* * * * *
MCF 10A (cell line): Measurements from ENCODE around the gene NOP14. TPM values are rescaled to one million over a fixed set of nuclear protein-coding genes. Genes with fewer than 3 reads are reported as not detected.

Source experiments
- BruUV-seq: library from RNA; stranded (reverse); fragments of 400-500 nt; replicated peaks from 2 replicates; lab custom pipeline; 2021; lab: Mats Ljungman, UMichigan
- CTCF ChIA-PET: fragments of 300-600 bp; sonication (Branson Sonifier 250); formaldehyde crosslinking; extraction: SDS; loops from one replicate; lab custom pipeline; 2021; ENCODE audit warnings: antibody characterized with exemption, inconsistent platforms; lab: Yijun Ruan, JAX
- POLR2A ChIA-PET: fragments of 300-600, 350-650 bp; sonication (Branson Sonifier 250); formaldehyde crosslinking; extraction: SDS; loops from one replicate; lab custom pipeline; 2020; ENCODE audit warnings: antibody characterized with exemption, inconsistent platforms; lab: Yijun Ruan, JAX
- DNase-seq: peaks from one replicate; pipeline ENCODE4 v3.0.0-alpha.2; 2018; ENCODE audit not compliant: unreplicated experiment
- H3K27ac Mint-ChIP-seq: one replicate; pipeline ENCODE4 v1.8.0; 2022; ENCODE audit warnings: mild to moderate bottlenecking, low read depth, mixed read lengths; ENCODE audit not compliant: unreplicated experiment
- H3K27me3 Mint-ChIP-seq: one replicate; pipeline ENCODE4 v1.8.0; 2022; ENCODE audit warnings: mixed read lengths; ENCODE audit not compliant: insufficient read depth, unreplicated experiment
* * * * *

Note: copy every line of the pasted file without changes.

MCF 10A (cell line): Measurements from ENCODE around the gene NOP14. TPM values are rescaled to one million over a fixed set of nuclear protein-coding genes. Genes with fewer than 3 reads are reported as not detected.

Source experiments
- BruUV-seq: library from RNA; stranded (reverse); fragments of 400-500 nt; replicated peaks from 2 replicates; lab custom pipeline; 2021; lab: Mats Ljungman, UMichigan
- CTCF ChIA-PET: fragments of 300-600 bp; sonication (Branson Sonifier 250); formaldehyde crosslinking; extraction: SDS; loops from one replicate; lab custom pipeline; 2021; ENCODE audit warnings: antibody characterized with exemption, inconsistent platforms; lab: Yijun Ruan, JAX
- POLR2A ChIA-PET: fragments of 300-600, 350-650 bp; sonication (Branson Sonifier 250); formaldehyde crosslinking; extraction: SDS; loops from one replicate; lab custom pipeline; 2020; ENCODE audit warnings: antibody characterized with exemption, inconsistent platforms; lab: Yijun Ruan, JAX
- DNase-seq: peaks from one replicate; pipeline ENCODE4 v3.0.0-alpha.2; 2018; ENCODE audit not compliant: unreplicated experiment
- H3K27ac Mint-ChIP-seq: one replicate; pipeline ENCODE4 v1.8.0; 2022; ENCODE audit warnings: mild to moderate bottlenecking, low read depth, mixed read lengths; ENCODE audit not compliant: unreplicated experiment
- H3K27me3 Mint-ChIP-seq: one replicate; pipeline ENCODE4 v1.8.0; 2022; ENCODE audit warnings: mixed read lengths; ENCODE audit not compliant: insufficient read depth, unreplicated experiment